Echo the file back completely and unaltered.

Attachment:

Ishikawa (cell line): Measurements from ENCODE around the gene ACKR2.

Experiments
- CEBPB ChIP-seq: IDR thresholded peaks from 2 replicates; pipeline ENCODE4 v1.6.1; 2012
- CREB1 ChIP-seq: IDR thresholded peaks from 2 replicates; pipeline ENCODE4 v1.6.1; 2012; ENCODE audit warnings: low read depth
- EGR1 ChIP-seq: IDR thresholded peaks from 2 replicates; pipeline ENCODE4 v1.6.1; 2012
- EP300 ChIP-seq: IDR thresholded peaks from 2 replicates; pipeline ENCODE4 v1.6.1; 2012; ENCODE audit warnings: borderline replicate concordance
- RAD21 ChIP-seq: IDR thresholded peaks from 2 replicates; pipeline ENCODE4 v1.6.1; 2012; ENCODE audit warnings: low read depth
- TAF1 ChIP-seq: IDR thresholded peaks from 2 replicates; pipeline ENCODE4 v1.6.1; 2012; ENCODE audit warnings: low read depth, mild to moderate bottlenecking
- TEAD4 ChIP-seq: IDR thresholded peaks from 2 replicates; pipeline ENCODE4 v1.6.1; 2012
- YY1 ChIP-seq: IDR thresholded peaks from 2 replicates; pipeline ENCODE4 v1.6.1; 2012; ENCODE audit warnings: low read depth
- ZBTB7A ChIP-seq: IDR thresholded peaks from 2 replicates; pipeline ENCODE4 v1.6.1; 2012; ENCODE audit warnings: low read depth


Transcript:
Ishikawa (cell line): Measurements from ENCODE around the gene ACKR2.

Experiments
- CEBPB ChIP-seq: IDR thresholded peaks from 2 replicates; pipeline ENCODE4 v1.6.1; 2012
- CREB1 ChIP-seq: IDR thresholded peaks from 2 replicates; pipeline ENCODE4 v1.6.1; 2012; ENCODE audit warnings: low read depth
- EGR1 ChIP-seq: IDR thresholded peaks from 2 replicates; pipeline ENCODE4 v1.6.1; 2012
- EP300 ChIP-seq: IDR thresholded peaks from 2 replicates; pipeline ENCODE4 v1.6.1; 2012; ENCODE audit warnings: borderline replicate concordance
- RAD21 ChIP-seq: IDR thresholded peaks from 2 replicates; pipeline ENCODE4 v1.6.1; 2012; ENCODE audit warnings: low read depth
- TAF1 ChIP-seq: IDR thresholded peaks from 2 replicates; pipeline ENCODE4 v1.6.1; 2012; ENCODE audit warnings: low read depth, mild to moderate bottlenecking
- TEAD4 ChIP-seq: IDR thresholded peaks from 2 replicates; pipeline ENCODE4 v1.6.1; 2012
- YY1 ChIP-seq: IDR thresholded peaks from 2 replicates; pipeline ENCODE4 v1.6.1; 2012; ENCODE audit warnings: low read depth
- ZBTB7A ChIP-seq: IDR thresholded peaks from 2 replicates; pipeline ENCODE4 v1.6.1; 2012; ENCODE audit warnings: low read depth